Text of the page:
Market Snapshot: Throughput on major oil pipeline systems falls in 2020, temporarily relieving tight capacity constraints out of western Canada

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Release date: 2020-08-27

From March 2020 to June 2020, throughput on Canada’s major crude oil pipelines (Enbridge Mainline, Trans Mountain, and Keystone)Footnote 1 fell by 12%, or 441 thousand barrels per day (Mb/d), from 3.70 million barrels per day (MMb/d) to 3.26 MMb/d. As of June 2020, throughput on these three major crude export systems is 85% of the 3.81 MMb/d of available capacity.Footnote 2 The gap between throughput and available capacity widened to 547 Mb/d, the largest level since mid-2016.



Figure 1. Throughput and available capacity on major
Canadian crude export lines

Source and Description

Source: CER

Description: The chart displays pipeline throughput for the Enbridge Canadian Mainline, Keystone Pipeline System, and the Trans Mountain Pipeline, alongside available capacity for these 3 pipeline systems. From January 2014 to January 2020, throughput and capacity increased by 35% and 27%, respectively. From January 2020 to June 2020, throughput on these 3 pipelines decreased by 10% with available capacity holding relatively constant.

Falling pipeline throughput happened because of COVID-19 and an OPEC+ price war on Canadian and global crude oil markets. Western Canadian producers cut almost one million barrels of production by mid-May 2020 as measures to contain COVID-19 reduced travel and business activity, and higher Saudi Arabia and Russian production resulted in much lower oil prices.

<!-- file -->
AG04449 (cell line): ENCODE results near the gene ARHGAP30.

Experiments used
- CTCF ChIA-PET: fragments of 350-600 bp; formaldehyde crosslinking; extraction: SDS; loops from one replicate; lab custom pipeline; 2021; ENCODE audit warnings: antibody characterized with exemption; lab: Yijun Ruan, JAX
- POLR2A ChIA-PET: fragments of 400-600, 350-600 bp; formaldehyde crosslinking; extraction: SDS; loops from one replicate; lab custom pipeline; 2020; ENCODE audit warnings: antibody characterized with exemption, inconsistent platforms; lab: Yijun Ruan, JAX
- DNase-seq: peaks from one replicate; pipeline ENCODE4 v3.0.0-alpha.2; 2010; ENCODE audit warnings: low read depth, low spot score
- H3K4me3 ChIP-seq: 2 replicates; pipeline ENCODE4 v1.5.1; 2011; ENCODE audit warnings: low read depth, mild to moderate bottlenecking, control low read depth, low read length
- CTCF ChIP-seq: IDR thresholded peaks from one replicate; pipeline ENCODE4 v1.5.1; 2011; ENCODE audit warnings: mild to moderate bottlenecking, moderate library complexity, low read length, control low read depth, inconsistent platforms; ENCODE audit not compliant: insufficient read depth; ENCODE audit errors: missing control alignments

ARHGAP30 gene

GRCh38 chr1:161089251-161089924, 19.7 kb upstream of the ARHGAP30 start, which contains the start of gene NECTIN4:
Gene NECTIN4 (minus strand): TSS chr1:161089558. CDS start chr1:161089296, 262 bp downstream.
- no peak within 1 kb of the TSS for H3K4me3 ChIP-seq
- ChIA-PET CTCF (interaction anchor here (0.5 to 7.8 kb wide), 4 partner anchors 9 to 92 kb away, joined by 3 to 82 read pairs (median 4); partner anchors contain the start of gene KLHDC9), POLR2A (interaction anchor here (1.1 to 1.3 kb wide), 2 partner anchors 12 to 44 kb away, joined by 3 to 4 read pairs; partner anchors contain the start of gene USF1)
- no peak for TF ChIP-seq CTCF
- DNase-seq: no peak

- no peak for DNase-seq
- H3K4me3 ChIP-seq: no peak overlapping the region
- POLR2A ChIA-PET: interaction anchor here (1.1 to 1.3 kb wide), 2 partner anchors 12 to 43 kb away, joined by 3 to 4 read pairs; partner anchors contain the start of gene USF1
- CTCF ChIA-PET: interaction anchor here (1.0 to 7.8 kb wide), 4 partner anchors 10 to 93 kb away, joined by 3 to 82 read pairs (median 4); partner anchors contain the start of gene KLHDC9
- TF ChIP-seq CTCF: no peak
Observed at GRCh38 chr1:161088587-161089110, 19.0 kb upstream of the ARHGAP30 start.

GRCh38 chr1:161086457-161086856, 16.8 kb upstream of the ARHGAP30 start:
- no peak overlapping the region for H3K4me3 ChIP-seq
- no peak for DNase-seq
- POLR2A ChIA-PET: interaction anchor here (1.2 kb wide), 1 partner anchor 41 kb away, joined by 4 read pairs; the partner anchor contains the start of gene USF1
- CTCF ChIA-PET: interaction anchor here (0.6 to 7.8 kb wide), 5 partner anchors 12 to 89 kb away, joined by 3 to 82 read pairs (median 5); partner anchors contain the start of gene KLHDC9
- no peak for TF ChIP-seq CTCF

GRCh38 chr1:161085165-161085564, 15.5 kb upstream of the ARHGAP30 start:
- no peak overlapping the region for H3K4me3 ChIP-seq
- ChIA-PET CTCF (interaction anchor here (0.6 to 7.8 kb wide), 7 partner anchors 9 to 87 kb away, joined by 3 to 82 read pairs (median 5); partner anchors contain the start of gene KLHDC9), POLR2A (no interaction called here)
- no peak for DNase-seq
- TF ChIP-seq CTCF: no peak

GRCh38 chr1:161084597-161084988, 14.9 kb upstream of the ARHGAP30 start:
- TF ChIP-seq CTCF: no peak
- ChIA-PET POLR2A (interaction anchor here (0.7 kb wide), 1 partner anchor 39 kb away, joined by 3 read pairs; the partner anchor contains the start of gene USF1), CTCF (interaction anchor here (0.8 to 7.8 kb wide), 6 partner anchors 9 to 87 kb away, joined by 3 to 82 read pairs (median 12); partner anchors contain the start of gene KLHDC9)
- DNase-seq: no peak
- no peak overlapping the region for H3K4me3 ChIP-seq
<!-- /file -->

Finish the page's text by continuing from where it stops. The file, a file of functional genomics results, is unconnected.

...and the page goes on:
Apportionment, which happens when demand for transportation service on a pipeline exceeds the pipeline’s available capacity for a given month, has also significantly decreased. In May and June 2020, the Enbridge Mainline was not under apportionment for the first time since data became available in 2016. Keystone was also not under apportionment in May and June 2020, after facing apportionment levels of 92% in January 2020. Trans Mountain apportionment dropped to 4% in June 2020, down from 26% in January 2020. No apportionment indicates that, for the first time in years, shippers can export the entire volume they request on these pipelines. The largest drop in throughput and apportionment occurred on the Enbridge Mainline, which delivers crude oil to the US Midwest and central Canada. COVID-19 significantly reduced demand for transportation fuels in these highly populated regions.Footnote 3

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